at /path/to/app/vendor/illuminate/support/helpers.php:119
        115▕         if ($value instanceof Htmlable) {
        116▕             return $value->toHtml();
        117▕         }
        118▕
      ➜ 119▕         return htmlspecialchars($value ?? '', ENT_QUOTES, 'UTF-8', $doubleEncode);
        120▕     }
        121▕ }
        122▕
        123▕ if (! function_exists('env')) {
    
      1   /path/to/app/vendor/illuminate/view/Engines/PhpEngine.php:60
          Illuminate\View\Engines\CompilerEngine::handleViewException(Object(TypeError))
    
      2   /path/to/app/vendor/illuminate/support/helpers.php:119
          TypeError::("htmlspecialchars(): Argument #1 ($string) must be of type string, array given")
    

    I traced this to this line in the view:

    <b>{{ config($configField) }}</b>
    

    To make it work, I replaced that line with this:

    <b>{{ json_encode(config($configField, JSON_PRETTY_PRINT)) }}</b>
    

    I'm not sure whether my fix is a good way to do it (and I would submit it as a PR), or whether there is a better way. On one hand, this way will always work and will show a nice output for all kinds of config values (including simple and associative arrays). On the other hand, it changes how regular string values appear (by putting quotes around them).

    Thoughts?

    Reviewed by kohenkatz at 2022-05-24 19:58
  • 3. feat: Improve validation error styling with `Termwind`.

    This PR adds an improvement to the output command php artisan config:validate.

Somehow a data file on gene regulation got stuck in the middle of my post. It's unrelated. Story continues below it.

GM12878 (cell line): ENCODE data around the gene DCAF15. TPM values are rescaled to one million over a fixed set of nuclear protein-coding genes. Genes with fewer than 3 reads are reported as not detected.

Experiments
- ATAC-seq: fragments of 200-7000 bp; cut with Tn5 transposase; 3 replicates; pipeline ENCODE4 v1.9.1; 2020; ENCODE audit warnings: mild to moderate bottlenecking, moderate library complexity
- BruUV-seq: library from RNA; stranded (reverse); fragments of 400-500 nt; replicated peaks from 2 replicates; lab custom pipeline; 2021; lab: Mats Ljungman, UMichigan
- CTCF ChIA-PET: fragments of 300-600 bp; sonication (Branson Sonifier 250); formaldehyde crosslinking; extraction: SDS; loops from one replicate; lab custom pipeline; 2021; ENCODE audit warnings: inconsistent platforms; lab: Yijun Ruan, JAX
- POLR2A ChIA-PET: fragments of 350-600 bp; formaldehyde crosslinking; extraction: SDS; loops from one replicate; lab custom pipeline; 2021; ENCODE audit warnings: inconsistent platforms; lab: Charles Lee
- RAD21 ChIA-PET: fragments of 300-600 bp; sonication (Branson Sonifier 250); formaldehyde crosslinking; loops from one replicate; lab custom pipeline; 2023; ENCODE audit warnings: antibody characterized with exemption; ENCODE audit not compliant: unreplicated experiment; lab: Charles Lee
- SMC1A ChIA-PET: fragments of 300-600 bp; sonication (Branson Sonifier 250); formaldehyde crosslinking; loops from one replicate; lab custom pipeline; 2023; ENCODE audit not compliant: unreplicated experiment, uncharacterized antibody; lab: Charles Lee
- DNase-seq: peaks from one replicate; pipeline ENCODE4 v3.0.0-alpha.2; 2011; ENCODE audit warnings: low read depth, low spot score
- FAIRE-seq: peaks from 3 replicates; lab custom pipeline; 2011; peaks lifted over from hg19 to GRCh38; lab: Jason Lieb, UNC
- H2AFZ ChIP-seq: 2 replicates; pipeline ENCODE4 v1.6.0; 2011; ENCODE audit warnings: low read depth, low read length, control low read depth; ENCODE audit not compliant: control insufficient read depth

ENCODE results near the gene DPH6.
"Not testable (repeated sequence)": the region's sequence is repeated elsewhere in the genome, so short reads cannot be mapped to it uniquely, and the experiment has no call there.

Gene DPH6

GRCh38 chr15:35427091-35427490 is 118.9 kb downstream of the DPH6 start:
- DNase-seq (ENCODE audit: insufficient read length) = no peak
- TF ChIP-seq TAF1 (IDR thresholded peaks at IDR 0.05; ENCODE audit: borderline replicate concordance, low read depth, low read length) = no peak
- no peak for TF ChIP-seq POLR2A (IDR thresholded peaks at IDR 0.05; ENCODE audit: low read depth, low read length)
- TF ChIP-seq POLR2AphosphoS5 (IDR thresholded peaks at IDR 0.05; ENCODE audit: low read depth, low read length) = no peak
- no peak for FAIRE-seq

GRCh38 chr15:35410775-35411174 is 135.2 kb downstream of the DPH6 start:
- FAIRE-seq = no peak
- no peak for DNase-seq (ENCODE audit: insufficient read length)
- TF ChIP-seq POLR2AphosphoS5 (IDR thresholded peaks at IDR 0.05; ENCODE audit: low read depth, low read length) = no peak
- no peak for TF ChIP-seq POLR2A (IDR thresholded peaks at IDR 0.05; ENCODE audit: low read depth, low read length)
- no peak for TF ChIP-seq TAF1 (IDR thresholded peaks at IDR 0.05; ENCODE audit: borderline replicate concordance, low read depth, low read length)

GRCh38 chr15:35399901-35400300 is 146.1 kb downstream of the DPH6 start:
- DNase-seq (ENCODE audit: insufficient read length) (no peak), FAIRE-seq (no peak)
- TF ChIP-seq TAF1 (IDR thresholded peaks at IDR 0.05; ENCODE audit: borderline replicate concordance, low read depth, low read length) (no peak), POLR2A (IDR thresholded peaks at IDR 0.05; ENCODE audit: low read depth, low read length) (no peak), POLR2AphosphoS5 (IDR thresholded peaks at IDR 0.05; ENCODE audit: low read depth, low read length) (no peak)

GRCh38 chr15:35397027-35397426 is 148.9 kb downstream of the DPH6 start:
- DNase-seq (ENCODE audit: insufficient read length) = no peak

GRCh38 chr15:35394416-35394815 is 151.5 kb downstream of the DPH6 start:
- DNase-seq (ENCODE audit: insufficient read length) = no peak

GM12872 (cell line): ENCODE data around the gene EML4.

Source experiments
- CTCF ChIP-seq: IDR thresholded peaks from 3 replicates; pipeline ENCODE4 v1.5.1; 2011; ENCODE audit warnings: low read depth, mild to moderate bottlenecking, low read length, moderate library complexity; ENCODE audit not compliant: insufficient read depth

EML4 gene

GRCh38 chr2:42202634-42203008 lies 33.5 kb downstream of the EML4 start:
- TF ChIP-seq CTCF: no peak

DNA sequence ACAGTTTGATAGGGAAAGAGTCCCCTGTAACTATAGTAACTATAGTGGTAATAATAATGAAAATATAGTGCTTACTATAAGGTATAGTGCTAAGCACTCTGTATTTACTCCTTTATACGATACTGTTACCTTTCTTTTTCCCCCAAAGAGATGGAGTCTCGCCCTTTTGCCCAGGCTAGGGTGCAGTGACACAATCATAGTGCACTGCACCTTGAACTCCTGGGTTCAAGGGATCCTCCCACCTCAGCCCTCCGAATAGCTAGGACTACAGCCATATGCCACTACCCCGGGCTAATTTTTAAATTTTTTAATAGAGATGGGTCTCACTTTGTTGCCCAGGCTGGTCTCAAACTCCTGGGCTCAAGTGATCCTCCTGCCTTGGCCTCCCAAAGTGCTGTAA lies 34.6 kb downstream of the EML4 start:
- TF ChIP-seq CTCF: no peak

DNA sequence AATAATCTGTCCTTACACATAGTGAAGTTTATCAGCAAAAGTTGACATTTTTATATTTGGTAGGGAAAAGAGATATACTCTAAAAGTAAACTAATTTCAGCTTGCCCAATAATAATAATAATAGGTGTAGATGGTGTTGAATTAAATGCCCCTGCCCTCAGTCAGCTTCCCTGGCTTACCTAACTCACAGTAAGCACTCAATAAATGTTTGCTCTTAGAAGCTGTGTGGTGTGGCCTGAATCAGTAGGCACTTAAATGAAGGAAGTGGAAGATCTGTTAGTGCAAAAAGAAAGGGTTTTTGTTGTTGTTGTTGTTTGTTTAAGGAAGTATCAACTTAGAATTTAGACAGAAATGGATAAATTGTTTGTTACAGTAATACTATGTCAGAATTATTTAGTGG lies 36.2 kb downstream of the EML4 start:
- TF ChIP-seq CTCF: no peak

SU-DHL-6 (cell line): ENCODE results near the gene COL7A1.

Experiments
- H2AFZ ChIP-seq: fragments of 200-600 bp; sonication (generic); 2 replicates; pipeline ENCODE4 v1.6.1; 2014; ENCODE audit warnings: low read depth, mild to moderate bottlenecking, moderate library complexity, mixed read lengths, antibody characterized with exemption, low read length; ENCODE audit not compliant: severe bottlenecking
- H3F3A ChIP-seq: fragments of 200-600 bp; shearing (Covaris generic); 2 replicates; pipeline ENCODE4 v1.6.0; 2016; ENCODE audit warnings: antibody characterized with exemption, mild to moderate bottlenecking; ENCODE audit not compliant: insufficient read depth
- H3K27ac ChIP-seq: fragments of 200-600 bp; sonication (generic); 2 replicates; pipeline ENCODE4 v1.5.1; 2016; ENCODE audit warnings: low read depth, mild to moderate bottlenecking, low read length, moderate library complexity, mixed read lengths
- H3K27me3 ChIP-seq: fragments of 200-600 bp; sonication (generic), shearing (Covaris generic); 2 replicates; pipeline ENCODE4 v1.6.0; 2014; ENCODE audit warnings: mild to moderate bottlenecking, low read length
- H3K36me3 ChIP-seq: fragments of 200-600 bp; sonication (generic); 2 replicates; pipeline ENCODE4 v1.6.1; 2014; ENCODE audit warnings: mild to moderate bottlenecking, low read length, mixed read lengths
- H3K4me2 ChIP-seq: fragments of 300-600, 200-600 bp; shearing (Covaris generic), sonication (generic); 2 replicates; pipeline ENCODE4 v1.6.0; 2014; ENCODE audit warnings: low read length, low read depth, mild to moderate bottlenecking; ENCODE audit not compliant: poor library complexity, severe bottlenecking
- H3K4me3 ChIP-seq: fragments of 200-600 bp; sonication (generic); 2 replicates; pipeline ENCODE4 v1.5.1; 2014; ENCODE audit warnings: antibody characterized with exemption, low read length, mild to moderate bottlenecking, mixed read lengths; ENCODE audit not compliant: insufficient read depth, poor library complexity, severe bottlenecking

image

    Let me know what do you think.

    PS: Found an issue that I did not look for it on this PR, on the error description looks like the "_" are missing from the configField.

    Reviewed by xiCO2k at 2022-03-27 02:21
  • 4. Allow Rule objects to be used

    Add the moment, rules can only be passed in as a string (example - required). We will also need the functionality to handle Rule objects.

    https://laravel.com/docs/8.x/validation#using-rule-objects

    Reviewed by ash-jc-allen at 2020-10-07 23:11
  • 5. Add custom messages for the validation rules

    Provide the option to pass custom messages into the Rule object when building it. This might be needed in places where developers don't want to rely on the default Laravel validation messages.

    Reviewed by ash-jc-allen at 2020-10-07 22:13
  • 6. Removed illuminate/cache and required illuminate/command

    The composer.json file contained a requirement for illuminate/cache. However, this package doesn't interact with the cache, so it's not needed.

    I've also added a requirement for the illuminate/command package because we directly interact with Laravel commands.

    Reviewed by ash-jc-allen at 2022-04-01 23:50